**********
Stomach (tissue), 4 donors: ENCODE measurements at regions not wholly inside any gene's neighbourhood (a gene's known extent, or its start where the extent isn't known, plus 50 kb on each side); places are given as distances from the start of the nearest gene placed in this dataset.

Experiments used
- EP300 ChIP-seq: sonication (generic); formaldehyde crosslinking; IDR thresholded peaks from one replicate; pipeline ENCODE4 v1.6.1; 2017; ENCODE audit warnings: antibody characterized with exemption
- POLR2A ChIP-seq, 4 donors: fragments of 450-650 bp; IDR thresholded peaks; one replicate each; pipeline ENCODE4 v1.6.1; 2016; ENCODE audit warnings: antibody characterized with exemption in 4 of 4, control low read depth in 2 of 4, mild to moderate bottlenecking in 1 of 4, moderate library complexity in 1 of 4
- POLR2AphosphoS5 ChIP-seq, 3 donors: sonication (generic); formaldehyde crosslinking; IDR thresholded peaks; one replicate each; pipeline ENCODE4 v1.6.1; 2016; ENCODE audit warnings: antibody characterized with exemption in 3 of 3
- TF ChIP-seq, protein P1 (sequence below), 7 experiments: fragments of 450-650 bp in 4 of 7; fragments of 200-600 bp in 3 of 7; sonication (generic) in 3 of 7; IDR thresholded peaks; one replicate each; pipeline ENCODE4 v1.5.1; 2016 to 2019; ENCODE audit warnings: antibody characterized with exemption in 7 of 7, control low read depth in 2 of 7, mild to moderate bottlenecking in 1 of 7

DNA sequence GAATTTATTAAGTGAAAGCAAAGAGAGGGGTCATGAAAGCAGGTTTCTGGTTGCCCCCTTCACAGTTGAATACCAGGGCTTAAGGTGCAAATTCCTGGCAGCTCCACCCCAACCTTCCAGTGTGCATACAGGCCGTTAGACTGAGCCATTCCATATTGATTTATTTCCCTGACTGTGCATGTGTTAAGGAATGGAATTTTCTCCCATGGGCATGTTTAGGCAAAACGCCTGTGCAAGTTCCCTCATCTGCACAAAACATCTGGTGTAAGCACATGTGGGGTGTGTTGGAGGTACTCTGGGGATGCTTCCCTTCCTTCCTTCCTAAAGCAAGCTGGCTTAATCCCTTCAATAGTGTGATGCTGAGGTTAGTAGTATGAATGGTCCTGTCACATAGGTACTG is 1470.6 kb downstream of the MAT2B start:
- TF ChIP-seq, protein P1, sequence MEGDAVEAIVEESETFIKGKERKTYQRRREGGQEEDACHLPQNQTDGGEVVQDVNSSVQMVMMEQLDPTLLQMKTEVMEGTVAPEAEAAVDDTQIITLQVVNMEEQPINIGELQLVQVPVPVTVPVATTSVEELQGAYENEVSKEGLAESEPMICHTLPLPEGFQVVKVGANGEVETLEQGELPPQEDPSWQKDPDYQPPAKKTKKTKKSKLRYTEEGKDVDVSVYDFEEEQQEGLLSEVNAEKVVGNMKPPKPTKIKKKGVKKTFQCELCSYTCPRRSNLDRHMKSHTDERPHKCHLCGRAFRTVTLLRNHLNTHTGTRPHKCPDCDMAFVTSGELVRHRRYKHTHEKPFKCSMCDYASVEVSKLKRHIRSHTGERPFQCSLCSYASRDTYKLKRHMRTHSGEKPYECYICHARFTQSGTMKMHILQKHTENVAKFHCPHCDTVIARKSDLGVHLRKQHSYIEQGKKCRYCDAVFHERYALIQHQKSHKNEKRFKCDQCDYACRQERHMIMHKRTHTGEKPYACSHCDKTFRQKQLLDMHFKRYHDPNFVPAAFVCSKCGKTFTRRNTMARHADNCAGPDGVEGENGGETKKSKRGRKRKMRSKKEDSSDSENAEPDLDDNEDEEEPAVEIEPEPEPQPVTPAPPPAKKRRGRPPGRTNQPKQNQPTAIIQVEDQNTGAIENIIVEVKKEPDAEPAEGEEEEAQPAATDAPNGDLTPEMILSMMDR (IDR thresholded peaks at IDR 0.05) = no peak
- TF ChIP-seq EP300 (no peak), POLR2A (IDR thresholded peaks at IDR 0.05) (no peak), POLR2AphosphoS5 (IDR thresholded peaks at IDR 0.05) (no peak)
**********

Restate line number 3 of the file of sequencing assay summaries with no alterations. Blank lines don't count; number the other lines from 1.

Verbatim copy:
- EP300 ChIP-seq: sonication (generic); formaldehyde crosslinking; IDR thresholded peaks from one replicate; pipeline ENCODE4 v1.6.1; 2017; ENCODE audit warnings: antibody characterized with exemption